Cover image for The knight of Rosecliffe
The knight of Rosecliffe
Becnel, Rexanne.
Personal Author:
St. Martin's Paperbacks edition.
Publication Information:
New York : St. Martin's Paperbacks, 1999.
Physical Description:
322 pages ; 18 cm
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X Adult Mass Market Paperback Central Library
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In the wildwood surrounding Rosecliffe Castle, Welsh rebels plot to destroy their English interlopers. Fiercely loyal to the Welsh cause, Rhonwen ap Tomas has nothing but hatred for the English--until destiny finds her seduced by her enemy, kissed into submission by a man she sought to kill, who now takes her prisoner.

Through Rhonwen saved his life when they were children, her role in the plot to destroy his family demands Jasper FitzHugh show no mercy to his beautiful captive. Yet he is ravaged by his desire to take this unruly vixen in his bed and show her that it is far more pleasurable to make love than war.

Caught up in a maelstrom of warring emotions, neither can predict the treachery that will force them to choice, once and for all, between their loyalties and their love...

Reviews 2

Booklist Review

The sequel to Becnel's The Bride of Rosecliffe (1998), this is another captive-captor story set in 12th-century Wales, when the English were first building their castles. Rhonwen is a Welsh loyalist. Jasper FitzHugh is the younger brother of the English lord of the castle. Ten years ago, as a child, Rhonwen saved Jasper's life, and now they meet again when she tries to kill him. When she is given to Jasper as a hostage in exchange for a captured leader of the loyalists, Rhonwen is torn between her hatred for all English and the strong attraction she feels for Jasper. She fears the worst but instead learns the power of love. Becnel's latest work features thoroughly enjoyable characters and is strongly plotted and quickly paced. And her subtly formal prose style lends itself nicely to the medieval setting. This romance should appeal to fans of Penelope Williamson. --Ann Bouricius

Publisher's Weekly Review

In the second book of Becnel's medieval trilogy, Englishman Jasper FitzHugh has spent the last 10 years helping his brother clear Welsh loyalists such as Rhonwen ap Tomas from the wild woods of Wales. Jasper remembers Rhonwen as the child who once saved his life. Now she is a beautiful, stubborn temptress who stirs his lust and his ire: she tries to assassinate him, steals his horse and then breaks into his home, kidnapping his niece. In retaliation, he captures her alleged lover, the rebel leader Rhys, and demands the return of his nieceÄand Rhonwen as wellÄin exchange. When she reluctantly agrees, Jasper loses no time in bedding Rhonwen, and soon she becomes a pawn in a deadly plot against her new lover. Torn between loyalty and love, Rhonwen fleesÄstraight into the arms of a new and treacherous enemy. Becnel (The Bride of Rosecliffe) brings the Middles Ages to life with an elaborate plot, daring adventures and satisfyingly complex characters. (June) (c) Copyright PWxyz, LLC. All rights reserved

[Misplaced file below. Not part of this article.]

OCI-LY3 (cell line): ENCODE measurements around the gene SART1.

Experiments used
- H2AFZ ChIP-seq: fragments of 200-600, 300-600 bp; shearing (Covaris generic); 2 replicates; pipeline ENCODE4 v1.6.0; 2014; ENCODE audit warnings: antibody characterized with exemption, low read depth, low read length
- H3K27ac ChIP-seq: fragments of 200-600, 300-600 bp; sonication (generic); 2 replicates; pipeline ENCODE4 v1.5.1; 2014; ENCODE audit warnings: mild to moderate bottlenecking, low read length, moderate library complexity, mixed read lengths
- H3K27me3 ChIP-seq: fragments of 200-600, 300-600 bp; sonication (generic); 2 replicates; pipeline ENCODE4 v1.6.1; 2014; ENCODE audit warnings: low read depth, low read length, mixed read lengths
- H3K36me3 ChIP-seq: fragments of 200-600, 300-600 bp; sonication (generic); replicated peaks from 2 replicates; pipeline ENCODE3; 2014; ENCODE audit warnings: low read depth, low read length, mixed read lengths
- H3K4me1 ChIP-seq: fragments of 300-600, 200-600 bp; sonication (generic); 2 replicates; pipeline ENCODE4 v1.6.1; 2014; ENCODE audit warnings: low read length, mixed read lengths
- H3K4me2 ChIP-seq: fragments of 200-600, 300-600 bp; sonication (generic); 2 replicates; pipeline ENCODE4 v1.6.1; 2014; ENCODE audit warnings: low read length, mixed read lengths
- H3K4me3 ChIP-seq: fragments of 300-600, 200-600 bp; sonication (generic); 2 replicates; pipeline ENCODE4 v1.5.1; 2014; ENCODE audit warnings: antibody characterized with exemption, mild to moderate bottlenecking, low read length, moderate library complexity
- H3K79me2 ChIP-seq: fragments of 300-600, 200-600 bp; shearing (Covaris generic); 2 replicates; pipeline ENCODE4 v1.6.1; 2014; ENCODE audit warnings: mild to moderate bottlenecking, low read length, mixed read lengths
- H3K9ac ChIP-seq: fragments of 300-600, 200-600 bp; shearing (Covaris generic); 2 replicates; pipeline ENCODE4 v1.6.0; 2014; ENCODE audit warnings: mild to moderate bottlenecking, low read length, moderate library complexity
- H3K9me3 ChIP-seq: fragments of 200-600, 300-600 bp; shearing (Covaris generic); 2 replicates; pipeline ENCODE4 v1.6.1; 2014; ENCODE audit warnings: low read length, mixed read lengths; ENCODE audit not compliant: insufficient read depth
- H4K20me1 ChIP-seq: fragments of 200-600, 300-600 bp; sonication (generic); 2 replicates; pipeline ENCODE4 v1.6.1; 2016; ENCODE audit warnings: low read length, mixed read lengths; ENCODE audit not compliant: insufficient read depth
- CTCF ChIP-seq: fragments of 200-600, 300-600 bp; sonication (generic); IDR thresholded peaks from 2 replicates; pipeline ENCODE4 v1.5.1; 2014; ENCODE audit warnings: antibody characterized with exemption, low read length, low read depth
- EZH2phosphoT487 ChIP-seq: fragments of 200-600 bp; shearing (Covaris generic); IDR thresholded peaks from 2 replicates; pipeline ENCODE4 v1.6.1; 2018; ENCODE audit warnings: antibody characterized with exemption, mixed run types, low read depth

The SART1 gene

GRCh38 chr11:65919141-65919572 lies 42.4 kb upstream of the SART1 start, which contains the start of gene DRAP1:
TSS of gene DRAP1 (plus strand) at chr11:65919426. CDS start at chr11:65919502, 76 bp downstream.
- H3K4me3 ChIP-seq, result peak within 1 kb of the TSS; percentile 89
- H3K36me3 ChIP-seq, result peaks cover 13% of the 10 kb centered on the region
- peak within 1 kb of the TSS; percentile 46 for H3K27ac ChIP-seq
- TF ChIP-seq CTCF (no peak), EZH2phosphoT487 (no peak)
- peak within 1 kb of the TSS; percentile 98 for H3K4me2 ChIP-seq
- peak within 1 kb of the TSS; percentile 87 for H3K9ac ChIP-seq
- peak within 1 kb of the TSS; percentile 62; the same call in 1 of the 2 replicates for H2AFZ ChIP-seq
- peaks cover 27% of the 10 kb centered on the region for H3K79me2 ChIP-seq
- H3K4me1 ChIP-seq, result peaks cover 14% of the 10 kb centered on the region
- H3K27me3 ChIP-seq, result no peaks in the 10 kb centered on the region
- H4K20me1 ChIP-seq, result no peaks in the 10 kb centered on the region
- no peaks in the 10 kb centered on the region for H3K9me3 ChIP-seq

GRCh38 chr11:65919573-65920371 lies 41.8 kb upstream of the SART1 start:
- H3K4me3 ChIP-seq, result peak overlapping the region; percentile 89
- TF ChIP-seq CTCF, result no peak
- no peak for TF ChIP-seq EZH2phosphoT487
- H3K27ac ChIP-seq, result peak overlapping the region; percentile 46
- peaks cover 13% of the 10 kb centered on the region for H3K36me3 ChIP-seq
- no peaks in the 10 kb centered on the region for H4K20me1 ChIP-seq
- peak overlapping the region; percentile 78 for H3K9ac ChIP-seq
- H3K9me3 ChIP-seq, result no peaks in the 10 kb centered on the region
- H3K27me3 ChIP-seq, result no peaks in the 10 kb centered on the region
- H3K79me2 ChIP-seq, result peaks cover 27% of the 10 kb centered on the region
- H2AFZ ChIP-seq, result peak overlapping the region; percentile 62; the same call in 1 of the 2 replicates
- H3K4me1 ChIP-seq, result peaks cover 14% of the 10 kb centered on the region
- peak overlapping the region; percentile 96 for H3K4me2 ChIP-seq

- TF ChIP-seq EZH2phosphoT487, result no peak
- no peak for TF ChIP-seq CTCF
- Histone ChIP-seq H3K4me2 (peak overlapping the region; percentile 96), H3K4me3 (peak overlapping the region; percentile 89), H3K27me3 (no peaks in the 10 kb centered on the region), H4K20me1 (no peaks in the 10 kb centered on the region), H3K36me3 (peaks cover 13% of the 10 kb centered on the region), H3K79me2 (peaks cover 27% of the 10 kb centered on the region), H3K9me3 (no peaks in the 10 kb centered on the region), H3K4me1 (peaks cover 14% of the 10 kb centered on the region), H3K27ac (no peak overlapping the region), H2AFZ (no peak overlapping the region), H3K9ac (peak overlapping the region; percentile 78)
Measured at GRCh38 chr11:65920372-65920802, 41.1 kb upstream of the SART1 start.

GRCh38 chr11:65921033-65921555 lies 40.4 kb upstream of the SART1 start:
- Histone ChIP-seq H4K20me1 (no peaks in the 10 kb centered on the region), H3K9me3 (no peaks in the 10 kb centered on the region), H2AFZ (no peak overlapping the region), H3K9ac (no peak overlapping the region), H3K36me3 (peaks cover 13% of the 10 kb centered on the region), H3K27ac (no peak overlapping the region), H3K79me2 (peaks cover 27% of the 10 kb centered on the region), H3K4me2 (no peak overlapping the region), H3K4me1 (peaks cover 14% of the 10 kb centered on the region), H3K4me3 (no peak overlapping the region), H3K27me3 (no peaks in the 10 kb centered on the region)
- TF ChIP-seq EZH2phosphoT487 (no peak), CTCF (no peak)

The Knight of Rosecliffe Book One I crowned her with blisse, and she me with thornes. I led her to chambre, and she me to dye ... -- anonymous medieval verse One Rosecliffe Castle, Northern Wales April 3, A.D. 1144 Jasper FitzHugh sat in a high-backed wooden chair with his legs outstretched and his booted feet crossed. He was biding his time, sipping but sparingly of his wine, as he played a halfhearted game of chess. But he kept a close watch on his brother Rand. A messenger had arrived shortly after the midday meal. A messenger from Simon LaMonthe. Jasper knew that Rand did not trust LaMonthe. But a summons by a representative of old King Henry's daughter Matilda was not easily ignored. Matilda wanted the support of the Marcher lords against her cousin, King Stephen, who she said had stolen the British crown from her and her young son. How would Rand respond? Jasper watched his brother pace the width of the great hall, passing in front of the massive carved fireplace. His shadow fell, dark and long, across his children who played on a rug near the warm hearth. But they were unfazed. To his men Rand was a formidable knight. To his adversaries, a fearsome foe. But his three children saw him only as a warm and loving father. They did not pause in their game of Odd Man Throw, save to glance up with a grin. Jasper sighed and drank from his pewter cup. Ten years now he'd been at Rosecliffe Castle. Ten years laboring in the long shadow his brother cast. And though he knew he was Rand'sequal on the field of honor--and perhaps even better--that no longer satisfied him. He was restless. Of late he'd become more and more unsettled. He had a home for life; he had women enough when he wanted them. He had good hunting and plenty enough victuals, and Rosecliffe's alewife was a magician with hops and malt and barley. But it was no longer enough to content him. "No, no!" Gwendolyn's shrill cry broke the evening quiet. "Mine," the three-year-old asserted. "Begone from here," Gavin ordered, blocking his younger sister's access to the game he and Isolde played. "Mine!" Gwen demanded. She shoved him but the seven-year-old boy only scowled and held his ground. "You cannot play, Gwen. You're too little." Then, turning to Isolde, he said, "It's your turn." "Mama!" Gwen began to wail. But Josselyn was upstairs helping one of the maids restring a loom, so baby Gwen turned to her older sister. "Come here, Gwennie," Isolde said. She held out her arms, then settled the pouting child on her lap. "You can help me play, all right?" Jasper studied the scene, which was restored again to harmony. When his brother stooped over and ruffled the baby's riot of dark curls, then murmured a few words to each of his children, Jasper frowned. Rand was truly blessed: a loving wife, adoring children, and a sturdy castle that had become a warm and welcoming home, a haven from the trials of the world. Though Jasper might equal his brother in physical prowess, he had none of the rest. Not that he'd ever wanted a wife and children in the past. But sometimes ... He turned away and quaffed the rest of his wine. It was long past time for him to seek his own place in the world, he realized. For Rosecliffe no longer was it. It never had been. His brother's castle was meant only to be a way station for him--but on the way to where? He pushed to his feet and crossed to where Rand stood. "I would go to Bailwynn in your stead." His brother looked up. "You wish to parlay with Matilda's representative?" "Why should I not? I'm as like to fight for her cause as are you." Rand's dark features darkened further still. "I would rather not be drawn into either Matilda's cause or Stephen's." "You cannot avoid the conflict between them, brother." "Mayhap not. But I can work to delay any battle that might involve mine own people." One of his hands swept the room. "I do not labor daily to build Rosecliffe Castle in order to foster war. I do it to maintain peace." Jasper shrugged. "You cannot alter the whims of royalty." Rand shook his head. "Mayhap I can. 'Tis the reason I must be the one to attend Simon LaMonthe's gathering." He tossed LaMonthe's missive on a table and turned toward the stairs. But Jasper caught him by the arm. "'Tis plain you do not wish to go. Meanwhile I am more than eager. Why will you not trust me to do this?" "'Tis not an issue of trust." Rand met Jasper's angry gaze without any returning anger, but that only served to anger Jasper all the more. Was Rand patronizing him? He poked a finger in his brother's chest. "I want to go. You do not." Rand shoved him back. "You misunderstand my motives. LaMonthe cannot be trusted except to yield to a greater strength than his own. I am Lord of Rosecliffe. I am the one to remind him of that fact." "And what am I to do here? Ride these hills, chasing the damned elusive Welsh rebels through the woods, startling hunters and wood gatherers and Welsh brats at their play--" He broke off, but not soon enough. Rand's gaze had turned to frost. "I meant no insult," Jasper swore. "You know I meant no insult, Rand, least of all to mine own nieces and nephew. I care for them as deeply as if they were my own." Rand nodded curtly, accepting Jasper's apology. "Do you never wonder whether those Welsh brats you refer to are not your own? In the past you have been known to spread your seed far and wide." He shook his head, returning to the subject."No, brother. You will remain at Rosecliffe Castle. I trust you to protect Josselyn and the children from any harm. I place them in your care because I know the affection you have for them--Welsh blood or no. I trust you as I trust no other. Do you understand?" Jasper did, though he resented his older brother's reference to his profligate ways. Would Rand never see him as more than a foolish younger brother? Still, he was mollified by the sincerity of Rand's words. Rand loved his wife and children with a ferocity Jasper could only marvel at. Would he himself ever feel such a deep and abiding love for anyone--for a wife and babes of his own? There were times when he wanted to. And yet he feared he could never find one woman to bind him that dearly. There were other times, however, when he was grateful for the freedoms of his bachelorhood. Rand slapped him on the back, then looked up when Josselyn descended the stairs. Jasper saw the appreciation in his eyes, the love that had grown ever stronger in the ten years of their marriage. That Josselyn returned his love was no secret, and when she smiled at Rand, Jasper felt a stab of jealousy. He wanted what they had, he admitted to himself. He wanted it. It was plain, however, that he would not find it in the hills of northern Wales. He knew all the women of these lands--and had sampled more than his rightful share of them. Yet not one of them had laid a claim to his heart. For now he must perform his duty: protect Rosecliffe and the people of the demesne during Rand's absence. But upon his brother's return he would discuss this matter further with Rand. Perhaps he would visit their brother John at the family estate in Aslin. It had been ten years since last he'd seen him. Or perhaps he would take service elsewhere, in a place with heiresses who owned lands aplenty. No matter where he went, however, the change would be for the best. The next morning, as the chapel bells rang prime, the whole of the castle folk turned out to bid Rand farewell. The meeting of the border lords was to take place at Bailwynn, Simon LaMonthe's fortress on the Divernn River, fully three days ride south. The contingency from Rosecliffe included eight mounted knights and a dozen foot soldiers. Josselyn held Gwendolyn in her arms as she hugged her husband close one last time. "Give me your solemn vow, Rand, that you will be careful. LaMonthe is not a man to be trusted." "You have my vow," he assured her. Then he turned to Jasper. Nine-year-old Isolde clung to her uncle's arm. Gavin straddled his shoulders. Rand grinned at his brother. "I see I need not request that you have a care for my family." "Gavin and I will guard Rosecliffe from any blackguards who dare venture near, will we not, Gav?" He jiggled the boy, making him laugh. "We will slay any knave who threatens," Gavin crowed, waving his wooden sword about. "You, my boy. Look to your sisters. And do as your uncle bids you." "You may count on me, Father." Rand hesitated a moment, glancing at his wife before addressing his son once more. "While I am away, 'tis my plan to inquire after a suitable household where you may be fostered." Gavin hooted with delight. But when Jasper glanced at Josselyn, he saw she was less pleased. The Norman custom of fostering their sons in the households of others did not appeal to her Welsh sensibilities. It was one of the few matters she and Rand disagreed on. Over the years Rand had made many concessions to the Welsh residing within the limits of his demesne, and all on account of his Welsh wife. But it appeared that on this particular issue, he would stand firm. Rand kissed his girls and solemnly shook Gavin's hand. His last words before parting, however, were for Jasper. "You should get you a wife to give you babes," he said. "Methinks you have a talent for it." Jasper watched, bemused, as the column of men rode over the bridge. Bright and warm, the day was filled with the cries of choughs and woodcocks. The brilliant morning light glinted on harness and weapons, but the heavy thud of the destriers' hooves was a somber reminder of the seriousness of the men's mission. The masons hanging upon the sheer stone walls of the castle paused in their labors as their lord departed. But from the quarry beyond the western walls, the sharp tap and crack of the stonecutters carried on the wind. "Let us climb up to the wall walk," Isolde suggested. "We'll be able to follow Papa's progress past town. Past the domen, even." Gavin was off in a flash, racing to get there first while Gwendolyn trundled in his wake. Isolde went slower, walking in the ladylike manner she'd begun to adopt. As Jasper watched her go, Josselyn put words to his thoughts. "Rand plans also to make inquiries regarding a husband for her." Josselyn's pretty face settled in worried lines. Jasper shrugged. "Eventually she must wed. It is not too soon to consider her choices." "She is but nine! I do not understand your bloody English customs." Jasper circled her shoulders in a brotherly manner. "You may not like our bloody customs, but you certainly like our bloody curse words." That drew a reluctant smile from her. "I never said the English were completely bad. I wouldn't have married your brother if I thought such a thing." Then her smile faded. "It's just that I cannot bear the thought of her leaving here. Of any of them leaving." Jasper tightened his grasp. "Gavin will return and one day he will be lord of Rosecliffe. As for the girls, they must eventually be wed. 'Tis unlikely they will find acceptable husbands at Rosecliffe." "Rand says that Gwendolyn may wed a lesser lord, the son of one of his knights, or what have you. But as for his eldest daughter--and eldest child--he insists that Isolde must marry well. But I will not let her go too young. Nor too far," sheadded. She sighed, then tilted her head to look up at him. "Methinks Rand would be better served putting his efforts toward finding a suitable mate for his brother." "Oho. You're that anxious to be rid of me?" "There's nothing to say you must leave us when you wed. You can bring a wife here to live at Rosecliffe." "And how is there a benefit in that? I am a landless knight. If I must shackle myself to a woman she might at least be an heiress." She studied him a moment, then shook her head. "Ah, you English. I had hoped you'd been long enough in Wales to learn that the choice of a wife--or husband--need not be dependent solely upon politics and property. You are not content, Jasper. I see that very well. Have you not considered that it may be love more so than land which you need to soothe the restlessness in your soul?" Love? Jasper was saved defending himself against that remark when Gavin shouted down to them. "I can see Father! He approaches the domen. I can even see Newlin!" "God shield me, child! Do not lean out so far!" Josselyn called back to the grinning, waving boy so high above them now. "Oh, that rogue," she muttered. "He will not rest until he turns every hair on my head gray." "Once he is fostered out you will not have to worry so." Josselyn shook her head and shot him an exasperated look. "You do not understand a mother's heart. If anything, I will worry more. Is he mistreated? Is he well fed? Is he lonely for his family? No. Fostering Gavin away from his home will break my heart--as will pledging Isolde to some distant lord. Were the decision mine, they would all wed people from Rosecliffe--or Carreg Du," she added, referring to her home village not two miles away. She sighed. "I had better fetch them down, ere one of them tumbles over the side." Jasper watched her go. She was still nearly as slender and youthful as when she'd wed Rand. Rand had done well with a Welsh wife, and yet he preferred his children wed English citizens. But that was only practical, since league by league, it was the English who controlled Wales. Even Jasper, whofound Welshwomen a handsome, lusty lot, was not likely to marry from among them. Then he ran his hand roughly through his disheveled hair. What had caused all these maudlin thoughts today? Why did he moon over the idea of marrying and settling down? It was plain he needed something to lift his spirits, something to remind him of the pleasures of bachelorhood. Leaving orders for the guard, he filled a wineskin from the cellar, fetched his horse, Helios, then rode out into the little town slowly growing below the castle walls. In the past, Maud the blacksmith's daughter had always been good for a tickle and a laugh. And if she could not slip away, Gert the dairy maid might be available. Blood rushed to his loins at the thought of Maud's lush breasts and Gert's pink, rounded bottom. Two lusty wenches, one English, one Welsh. Yes, he'd been far too long without a woman. As he urged his horse on, he wondered if there was a way to have the two of them, both at the same time. Now, wouldn't that be a night to remember? Though small, the town of Rosecliffe was busy. Three women, their heads covered with couvrechefs, gathered at the well, drawing water. Two old men basked in the sun, whittling arrow shafts as they talked of times past. A dog loped by, then ducked around a newly built waddle-and-daub house, with a pack of urchins fast on his trail. The children skidded to a halt when they spied Jasper, and they stared curiously at him, so tall astride Helios. There was no fear on their faces, though, and Jasper knew Rand would be pleased by that fact. His brother's plan to build a fortress that promised peace to all, both English and Welsh, was working. But though some Welsh people had moved into Rosecliffe village, living side by side with English settlers, they remained in the minority. For the most part, the warlike Welsh still harbored the hope of expelling the English from their borders. Jasper knew, however, that it was a fruitless hope. The English were too strong and too organized for the fractious Welsh ever to defeat them. The change to English rule might come slowly across Wales, but come it would. Rand's marriage toa Welshwoman had begun the change in northern Wales, and there had been several subsequent intermarriages since then. Should he consider doing the same? The answer was simple: Not if he wanted lands of his own. He found Gert at her churn with her mother. The mother handed him a jug of buttermilk, then crossed her thick arms and watched him with narrowed gaze until he departed. At the smithy's open-fronted shop, Maud worked the bellows while her father and brother labored painstakingly, beating out points for new lances. Her arms were bared in the heat of the fire. Her magnificent bosom bounced and jiggled every time she leaned forward shoving the bellows up and down. Her skin glistened with sweat and her thin blouse, damp with the heat, clung to her breasts, revealing enough to torture even a blind man. Her father looked up at Jasper, glanced at his daughter, then grinned. The man was not above tempting his liege lord's brother with his enticing daughter. But Jasper knew he was holding out for marriage. He had one son and seven daughters. Maud was only the first whom he must find a match for. He handed a finished point to Jasper. "'Tis fine and hard, milord, and still warm to the touch. Here, feel it." Jasper did not linger there. He didn't want to marry Maud, just bed her. Only that was proving more and more difficult to do--and he was getting hard just remembering the pleasures of the doing. Who else? But there was no one else, not at midday. Though he was restless and in dire need of some distraction, it was clear that today, at least, a woman would not be it. He ought to return to the tilting yard, he told himself, and work out his frustrations with lance and sword. But no one gave him adequate contest save for Alan and Rand, and they were both gone to parlay with LaMonthe. So he turned to the third choice left him, and rode to the alewife's brew shed. Between the jug she provided him and the generous wineskin already tied to the saddle, he was certain to drown his woes. He urged his mount through the village and past the towngate, waving to the watchman who sat in the sun, twisting twine that later would be braided into rope. He followed the hard-packed road down the hill. Below and to the left the shepherd boys trailed behind their woolly charges. To the right the cool woods and the River Geffen beckoned. Between him and the river stood only the domen, the ancient burial tomb avoided by most of the Welsh and all of the English, save for Rand. True to his poor luck this day, Jasper spied the little bard Newlin. The deformed old man sat on the flat stone that topped the domen and stared fixedly at Jasper. Or at least he seemed to stare at Jasper. His eyes did not always focus in the same direction, so Jasper could never be certain where the odd little fellow was looking. Though he was not in the mood to parry words with the strange old man, Jasper felt keenly his responsibility now that Rand was gone. He would speak to Newlin briefly, then be on his way. Newlin rocked back and forth, a slight movement, both mesmerizing and irritating. His beribboned cloak wafted and billowed about him as if some mystical breeze cavorted about the man. Jasper halted beside the stone, eye to eye with the ageless Welsh bard. "Ah. The young lord." Newlin spoke softly, in English today. "Surveying your lands." "They're not my lands. They never will be." The bard smiled. "Perhaps they already are." Jasper shifted in his saddle. Osborn, Rosecliffe's captain-of-the guard, and most of the rest of the English, were afraid of Newlin--or at least viewed him with a superstitious eye. Rand and Josselyn, by contrast, often sought his company. Jasper himself neither feared the man nor found his obtuse maunderings particularly interesting. "Unlike you Welsh," he replied, "we English have clearly defined lines of inheritance. These lands will go to Gavin, not to me." Newlin smiled, the sweet, gentle smile of a simpleton. Jasper knew, however, that he was anything but simpleminded. "Who shall keep the order in these hills may change," Newlinsaid. "The wind blows, sometimes from the south, sometimes from the north. We Cymry, we endure. As for this land, it shall ever remain in the possession of those who are, in turn, possessed by it." "I keep the peace in my brother's absence. That is all. I am neither possessor or possessed. Soon enough will his son perform that task." "His son," Newlin echoed after a moment. "The sons of sons haunt these hills. And their sons too. Have you a son?" "You know I do not." "Perhaps soon you will." He stared off toward the forest as if the conversation were finished. But his last remark had caught Jasper's interest. Though he did not credit visions and predictions, he couldn't help asking, "Am I soon to wed and have a son?" Newlin's interest remained fixed on the horizon. "The day will come when you will teach a child the chant of these hills." "The chant?" This time Newlin did not answer. He closed his eyes and his rhythmic swaying deepened. No music played, and yet the wind seemed to chant through the trees. When stones shall grow, and trees shall no' ... Jasper remembered bits and pieces of the song the Welsh taught their children, reassuring them that no English would ever rule Wales. There were three predictions, but he couldn't recall the other two. Not that it mattered what sort of foolishness the Welsh chose to believe. The stones had grown. Rosecliffe castle was proof of that. Nothing else the Welsh might predict concerned him overmuch. He stared closely at the bard, but Newlin had retreated into his own visions. Jasper stifled a curse and wheeled his horse about. Enough of this. These damned Welsh and their damned country were supposed to have provided him with adventure and opportunity. He'd left the smothering life of the Church only to find life at court boring. When Rand had needed his help in Wales, he'd come willingly. The Welsh were said tobe a fearsome lot, and he'd looked forward to testing his mettle in battle against them. But after only one troublesome year, there had been little enough excitement, only the occasional raiding of some disgruntled Welshman or two. And now, when King Stephen and Matilda, the old king's daughter, promised some sort of confrontation, he was left here to the unchanging boredom of Rosecliffe. He reached the river and dismounted, letting Helios browse freely while he took both ale jug and wineskin and clambered onto a boulder. The only good thing in the whole of his brother's considerable holdings was the quality of its ale and wine, he groused. He took a deep pull of the wine and settled onto the boulder. Being left behind by Rand was the final indignity, he told himself. The river rushed by, dark and cold. A perch broke the surface with a silvery flash. A crow's raucous cry echoed; another answered it. And all the while Jasper brooded and drank and subsided into morose daydreams of adventure denied and daring suppressed. When his brother returned, Jasper knew he must leave. He would attach himself to Stephen's army--or Matilda's. He didn't care which. He would fight battles and win rewards, and if he died, he didn't care about that either. He drained the wineskin, then tossed it aside. What was a knight but a noble warrior? What was a man but a creature of blood and bone? He would fight with honor; he would win with honor; he would die with honor. So he drank and he dreamed and the sun moved across the sky. It lit the opposite riverbank and cast him into shadow. He needed to relieve himself but he could not move. He was too relaxed. Had the rock not been so hard, he could have slept. He squinted at the diamond reflections on the river. If he kept his eyelids half-closed, one of the twisting willow trunks on the opposite bank very nearly resembled a woman. Slender and strong. Supple in the breeze. Then the tree stepped nearer the water and into the sunlight, and Jasper blinked his eyes. The tree was a woman. A woman. He pushed up onto his elbows and tried to focus. At his movement she looked up and spied him. He froze, praying she would not flee. A woman, and alone as far as he could tell. His head began to pound from the effort of staring so hard. But he remained still, sprawled upon the boulder, no weapon in his hands. Perhaps that was what reassured her, for after a moment she advanced farther into the sunlight. Her hair was long and dark, as black as a raven's wing. It gleamed in the waning sunshine. And she was young. Her waist was narrow and her breasts high and firm. Jasper felt portions of his own anatomy begin to grow firmer too. She saw him and yet she did not shy away. Fifty paces and an ice-cold river full with snowmelt protected her. It emboldened her, it seemed. As he watched, she put down the bundle she carried, then began to remove her dark green mantle. Slowly Jasper sat up. She stretched her arms high to let down her hair, then shook it out and began to finger-comb the thick, luscious length of it. He was mesmerized. Was she real, or was she a lovely dream, some fanciful conjecture created of wine and ale and restlessness? Then she removed her short boots, and tucked her skirt up, baring her pale ankles and legs. His heart stopped, then started again at full force. She waded into the water. Did she mean to cross over to him? He jumped to his feet--an unfortunate movement, for he'd consumed more spirits than he realized, and on an empty stomach. But he refused to succumb to his spinning head or to his traitorous stomach, for her breasts were such lovely thrusting things, and her legs were long and shapely. She wanted to wrap them around his hips. He was convinced of it. God, but he must have her! Across the river, Rhonwen was shocked by her own daring. Baring her legs to a hated Englishman! But it had caught the scurvy knave's attention, for he stood now on the flat rock that jutted into the river. He stood there swaying and she thought he would lose his balance and topple over. What waswrong with the man? Though her feet were turning numb from the ice-cold river, she squinted at him. Was he drunk? Suddenly she gasped. It was him ! Brother of Sir Randulf. Jasper FitzHugh, whom she'd first laid eyes on when she was but a child and he a newly dubbed knight. At the time, he'd been the captive of Rhys's father, Owain. Now, ten years later, Owain was dead by Jasper FitzHugh's hand, and Rhys had become the scourge of the English. Meanwhile, Jasper FitzHugh had no claim to fame, save as English sot and despoiler of Welsh womanhood. She'd seen him once or twice in the intervening years, but only from afar, like now. But there were few as tall and broad-shouldered as he. Even from this distance, she could see the square jaw and straight nose that lent his face a comeliness no man should possess. Especially an Englishman. Yes, it was Jasper FitzHugh. Would he recall the wild little girl who had stopped Owain from severing his hand? He'd lost only a finger instead, but he'd lived though the ordeal. Would he remember her? She snorted. Not likely. Had she the opportunity to do it all over again, would she save him a second time? Absolutely not! Ten years ago she had saved him but only so he could be exchanged for her friend Josselyn, who'd been taken hostage by Randulf FitzHugh. But Rhonwen's efforts had all been for naught, for Josselyn had eventually wed her captor. Jasper FitzHugh had recovered from his wounds and stayed to become one more Englishman oppressing her people. Across the river, FitzHugh raised a hand to her in drunken salute. Rhonwen frowned. The past was past. She could do nothing to change it. But the present ... the present demanded that she act. So she waved back at him, all the while wondering what Rhys would do were he here. The answer was uncomfortably clear. Rhys passionately believed that Wales should be purged of the English by whatever means necessary. Those who would not leave willingly must be killed. The FitzHughs had long ago made it clear that they did not intend to leave. So she steeled herself to do what she knew any true Welsh loyalist must do. Slowly she reached back for the small hunting bow she carried. Carefully she eased an arrow from the quiver that hung at her waist. Then, not allowing herself time for doubt, she swung the bow into place, notched the arrow, and let it fly. Copyright © 1999 by Rexanne Becnel. Excerpted from The Knight of Rosecliffe by Rexanne Becnel All rights reserved by the original copyright owners. Excerpts are provided for display purposes only and may not be reproduced, reprinted or distributed without the written permission of the publisher.